Why Young People Should Be Involved In Politics


“Children should be seen and not heard.”

Too many times we hear this phrase, in a whole manner of contexts. From what I understand, it’s a phrase that comes from past generations when children didn’t really have much of a place and let adults get on with their conversations. But it’s one that I think sums up a lot of people’s attitudes towards young people getting involved in politics.

It’s also one that I wholly disagree with, and I think it’s one in this context, at the very least, that everyone should disagree with. This year proves this more than ever.

Back in June, the UK voted to leave the European Union. We’re seeing certain effects of ‘Brexit’ already, and a pretty uncertain future lies ahead for everyone in the UK, but young people are almost definitely going to bear the brunt of Brexit the most.

One issue that I’m really concerned about when it comes to Brexit in particular is the Erasmus programme, an initiative by the European Union that allows students of participating higher institutions to study or do an internship for a minimum of two or three months in another European country. It concerns me because the Erasmus programme is something that’s well respected and many students here in the UK use the programme, to broaden horizons and aid our own studies and experiences. Yes, studying abroad is possible without the programme, but I’d argue that it’s going to be more difficult.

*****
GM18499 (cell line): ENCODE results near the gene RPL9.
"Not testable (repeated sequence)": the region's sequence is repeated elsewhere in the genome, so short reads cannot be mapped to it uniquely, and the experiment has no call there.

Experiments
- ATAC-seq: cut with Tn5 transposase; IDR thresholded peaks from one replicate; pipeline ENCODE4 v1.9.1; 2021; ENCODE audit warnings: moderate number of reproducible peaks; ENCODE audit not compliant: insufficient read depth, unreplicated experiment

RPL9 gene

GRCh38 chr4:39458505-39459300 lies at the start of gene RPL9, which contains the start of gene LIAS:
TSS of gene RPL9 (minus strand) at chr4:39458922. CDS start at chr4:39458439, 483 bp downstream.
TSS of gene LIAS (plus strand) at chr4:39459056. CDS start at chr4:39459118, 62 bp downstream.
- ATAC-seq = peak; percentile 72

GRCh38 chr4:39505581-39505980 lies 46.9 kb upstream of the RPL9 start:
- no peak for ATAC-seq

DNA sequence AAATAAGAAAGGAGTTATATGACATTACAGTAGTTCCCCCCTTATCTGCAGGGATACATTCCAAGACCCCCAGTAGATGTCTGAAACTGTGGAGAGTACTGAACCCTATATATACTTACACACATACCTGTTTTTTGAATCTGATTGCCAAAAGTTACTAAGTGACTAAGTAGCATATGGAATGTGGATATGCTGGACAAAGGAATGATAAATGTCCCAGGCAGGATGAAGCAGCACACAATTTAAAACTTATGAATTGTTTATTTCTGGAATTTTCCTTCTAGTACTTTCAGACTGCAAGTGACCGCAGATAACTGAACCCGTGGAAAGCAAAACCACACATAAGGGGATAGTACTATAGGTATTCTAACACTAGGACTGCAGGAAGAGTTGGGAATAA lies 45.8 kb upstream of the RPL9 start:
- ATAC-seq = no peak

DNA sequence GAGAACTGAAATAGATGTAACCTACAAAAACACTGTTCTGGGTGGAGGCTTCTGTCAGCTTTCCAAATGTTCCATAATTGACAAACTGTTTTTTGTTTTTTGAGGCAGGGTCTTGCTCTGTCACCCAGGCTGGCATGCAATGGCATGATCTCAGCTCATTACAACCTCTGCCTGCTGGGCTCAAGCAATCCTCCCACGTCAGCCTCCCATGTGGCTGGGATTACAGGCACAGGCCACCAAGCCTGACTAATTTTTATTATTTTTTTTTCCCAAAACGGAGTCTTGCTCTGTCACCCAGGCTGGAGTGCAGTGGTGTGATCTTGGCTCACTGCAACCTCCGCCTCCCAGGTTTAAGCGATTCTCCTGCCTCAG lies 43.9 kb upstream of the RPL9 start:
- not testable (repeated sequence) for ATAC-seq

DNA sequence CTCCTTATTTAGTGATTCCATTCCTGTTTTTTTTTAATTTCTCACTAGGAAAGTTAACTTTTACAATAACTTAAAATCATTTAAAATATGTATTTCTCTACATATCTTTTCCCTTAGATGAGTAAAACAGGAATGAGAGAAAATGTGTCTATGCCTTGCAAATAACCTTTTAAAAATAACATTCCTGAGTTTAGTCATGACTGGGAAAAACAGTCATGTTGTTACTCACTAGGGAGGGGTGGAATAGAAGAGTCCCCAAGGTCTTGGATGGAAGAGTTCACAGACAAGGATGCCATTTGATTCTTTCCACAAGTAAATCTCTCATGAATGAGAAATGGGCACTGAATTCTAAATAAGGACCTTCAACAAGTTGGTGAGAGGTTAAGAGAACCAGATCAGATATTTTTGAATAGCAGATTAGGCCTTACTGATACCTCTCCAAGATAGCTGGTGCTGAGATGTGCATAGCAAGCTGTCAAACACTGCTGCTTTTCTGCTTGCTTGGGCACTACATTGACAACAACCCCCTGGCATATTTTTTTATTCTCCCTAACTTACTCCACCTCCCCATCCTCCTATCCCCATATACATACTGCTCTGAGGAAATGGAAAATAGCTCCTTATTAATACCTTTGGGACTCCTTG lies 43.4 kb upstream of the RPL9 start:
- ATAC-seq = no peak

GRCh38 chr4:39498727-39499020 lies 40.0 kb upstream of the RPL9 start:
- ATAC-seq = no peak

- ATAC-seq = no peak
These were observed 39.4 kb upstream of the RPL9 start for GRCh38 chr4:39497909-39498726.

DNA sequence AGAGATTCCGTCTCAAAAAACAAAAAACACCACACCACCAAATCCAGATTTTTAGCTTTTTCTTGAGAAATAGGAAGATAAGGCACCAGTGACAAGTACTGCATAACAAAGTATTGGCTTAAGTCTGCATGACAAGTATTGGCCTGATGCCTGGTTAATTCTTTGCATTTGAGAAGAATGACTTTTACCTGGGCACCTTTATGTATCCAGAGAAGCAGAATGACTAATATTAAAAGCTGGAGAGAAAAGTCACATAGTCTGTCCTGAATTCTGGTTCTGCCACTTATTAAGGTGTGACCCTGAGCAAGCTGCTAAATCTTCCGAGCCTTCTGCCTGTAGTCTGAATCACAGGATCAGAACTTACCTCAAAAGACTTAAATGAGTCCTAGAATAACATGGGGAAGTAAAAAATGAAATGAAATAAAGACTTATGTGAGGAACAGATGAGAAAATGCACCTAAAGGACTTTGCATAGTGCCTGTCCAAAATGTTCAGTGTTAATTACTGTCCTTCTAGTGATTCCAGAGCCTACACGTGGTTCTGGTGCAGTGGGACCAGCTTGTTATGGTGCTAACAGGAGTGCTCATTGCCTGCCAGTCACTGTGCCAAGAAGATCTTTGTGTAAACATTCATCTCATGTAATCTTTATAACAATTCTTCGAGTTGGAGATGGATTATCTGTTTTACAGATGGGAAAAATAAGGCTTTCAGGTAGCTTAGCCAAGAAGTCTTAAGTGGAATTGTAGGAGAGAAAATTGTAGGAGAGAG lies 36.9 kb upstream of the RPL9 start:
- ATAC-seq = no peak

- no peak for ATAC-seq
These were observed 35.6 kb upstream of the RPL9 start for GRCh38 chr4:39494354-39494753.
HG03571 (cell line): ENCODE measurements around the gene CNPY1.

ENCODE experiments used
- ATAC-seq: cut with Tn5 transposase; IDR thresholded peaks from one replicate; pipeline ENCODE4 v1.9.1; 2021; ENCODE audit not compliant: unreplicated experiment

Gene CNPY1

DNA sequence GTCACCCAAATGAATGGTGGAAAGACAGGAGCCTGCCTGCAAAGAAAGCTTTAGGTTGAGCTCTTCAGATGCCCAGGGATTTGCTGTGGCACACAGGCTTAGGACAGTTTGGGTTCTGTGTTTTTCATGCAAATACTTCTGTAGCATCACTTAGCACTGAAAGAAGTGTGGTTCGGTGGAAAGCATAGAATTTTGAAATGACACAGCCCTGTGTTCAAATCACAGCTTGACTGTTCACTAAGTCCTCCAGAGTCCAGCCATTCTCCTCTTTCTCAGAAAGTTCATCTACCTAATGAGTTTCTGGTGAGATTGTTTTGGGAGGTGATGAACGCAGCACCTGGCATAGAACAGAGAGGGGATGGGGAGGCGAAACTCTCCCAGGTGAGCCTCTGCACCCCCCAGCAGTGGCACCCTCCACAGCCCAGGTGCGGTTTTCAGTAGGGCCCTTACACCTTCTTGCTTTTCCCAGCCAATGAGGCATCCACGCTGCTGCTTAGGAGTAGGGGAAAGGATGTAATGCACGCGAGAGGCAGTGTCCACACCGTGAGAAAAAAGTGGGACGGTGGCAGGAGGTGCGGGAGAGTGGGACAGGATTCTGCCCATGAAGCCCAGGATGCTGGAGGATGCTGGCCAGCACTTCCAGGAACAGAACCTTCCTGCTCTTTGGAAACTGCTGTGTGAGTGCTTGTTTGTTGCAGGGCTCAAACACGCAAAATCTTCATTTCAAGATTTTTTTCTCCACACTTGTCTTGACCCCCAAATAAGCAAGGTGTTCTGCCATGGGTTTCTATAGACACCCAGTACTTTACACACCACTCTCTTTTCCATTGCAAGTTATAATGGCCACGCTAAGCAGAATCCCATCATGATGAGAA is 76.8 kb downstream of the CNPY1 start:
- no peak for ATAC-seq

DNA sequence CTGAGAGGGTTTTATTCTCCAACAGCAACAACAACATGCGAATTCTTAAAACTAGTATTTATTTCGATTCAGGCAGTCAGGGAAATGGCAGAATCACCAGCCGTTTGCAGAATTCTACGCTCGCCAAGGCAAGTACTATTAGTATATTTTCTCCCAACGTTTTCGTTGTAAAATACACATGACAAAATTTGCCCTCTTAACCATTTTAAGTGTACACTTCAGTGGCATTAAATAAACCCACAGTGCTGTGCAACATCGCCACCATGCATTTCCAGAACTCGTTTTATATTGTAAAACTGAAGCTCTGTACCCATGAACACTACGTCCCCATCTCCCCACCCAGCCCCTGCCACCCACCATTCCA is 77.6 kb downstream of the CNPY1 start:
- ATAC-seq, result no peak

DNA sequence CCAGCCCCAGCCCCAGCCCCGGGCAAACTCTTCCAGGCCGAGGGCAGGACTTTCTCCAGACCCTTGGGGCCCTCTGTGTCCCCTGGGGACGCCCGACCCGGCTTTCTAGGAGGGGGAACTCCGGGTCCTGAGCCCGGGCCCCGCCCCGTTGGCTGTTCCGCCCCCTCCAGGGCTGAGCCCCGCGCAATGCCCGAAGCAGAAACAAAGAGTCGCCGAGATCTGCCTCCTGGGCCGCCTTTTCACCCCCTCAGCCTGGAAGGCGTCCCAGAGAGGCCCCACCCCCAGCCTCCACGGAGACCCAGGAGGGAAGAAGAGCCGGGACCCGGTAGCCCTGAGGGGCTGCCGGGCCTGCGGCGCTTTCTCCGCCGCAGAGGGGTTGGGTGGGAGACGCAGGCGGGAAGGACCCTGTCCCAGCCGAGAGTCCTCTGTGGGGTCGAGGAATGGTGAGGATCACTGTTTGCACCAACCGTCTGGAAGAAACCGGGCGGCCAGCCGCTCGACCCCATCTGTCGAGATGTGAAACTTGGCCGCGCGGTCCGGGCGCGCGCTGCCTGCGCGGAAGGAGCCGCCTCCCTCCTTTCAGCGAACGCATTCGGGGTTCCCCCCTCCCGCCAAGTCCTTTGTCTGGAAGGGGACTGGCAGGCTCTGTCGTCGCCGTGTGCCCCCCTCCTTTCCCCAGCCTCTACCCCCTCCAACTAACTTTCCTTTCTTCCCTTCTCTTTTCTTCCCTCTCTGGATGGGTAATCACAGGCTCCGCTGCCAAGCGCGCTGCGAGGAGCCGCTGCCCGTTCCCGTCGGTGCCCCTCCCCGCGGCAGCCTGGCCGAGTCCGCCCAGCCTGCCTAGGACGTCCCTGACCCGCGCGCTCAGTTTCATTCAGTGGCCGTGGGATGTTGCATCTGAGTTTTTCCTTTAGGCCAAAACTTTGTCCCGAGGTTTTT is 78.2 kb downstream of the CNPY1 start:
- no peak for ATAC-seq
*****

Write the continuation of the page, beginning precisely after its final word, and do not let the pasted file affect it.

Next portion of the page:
And it’s also not particularly fair too. This Guardian article reports that findings by the LSE showed that 64% of registered 18-24 year olds went out to vote. The same report also says that it’s thought 70% of young people who did vote voted to remain.

Your opinions on Brexit and mine aside, it’s not fair that young people aren’t allowed a voice to speak up on the issues that are going to affect them, though Brexit, which 1.6 million 16 and 17 year old citizens were denied the chance to vote on, is just one example.

The argument that, somehow, young people are too immature to be involved in politics is simply invalid too. Many be unaware of the British Youth Council, a fantastic organisation that runs initiatives like the UK Youth Parliament (a body of elected young people from across the UK), the NHS England Youth Forum (allowing young people a say in how the NHS is run in England) and the Youth Select Committee at Parliament to name a few.

620 Youth Councils are active across the UK. 300 Members of Youth Parliament are in post. In the past two years, according to the British Youth Council, over 1 million young people have voted for MYPs. It seems absurd to suggest young people aren’t interested. In fact, I’d argue that young people know what they’re talking about and take a real interest in politics and current affairs. So why shouldn’t they be involved?

Think about it. The decisions that are taken on a daily basis are always going to have an effect on young people’s lives for many years to come. The EU Referendum. The third runway at Heathrow. All of these are decisions that are going to affect young people.

So think about it this way; if they’ll affect you, and you get a say, then if the same issue affects young people, why shouldn’t they have a say too?

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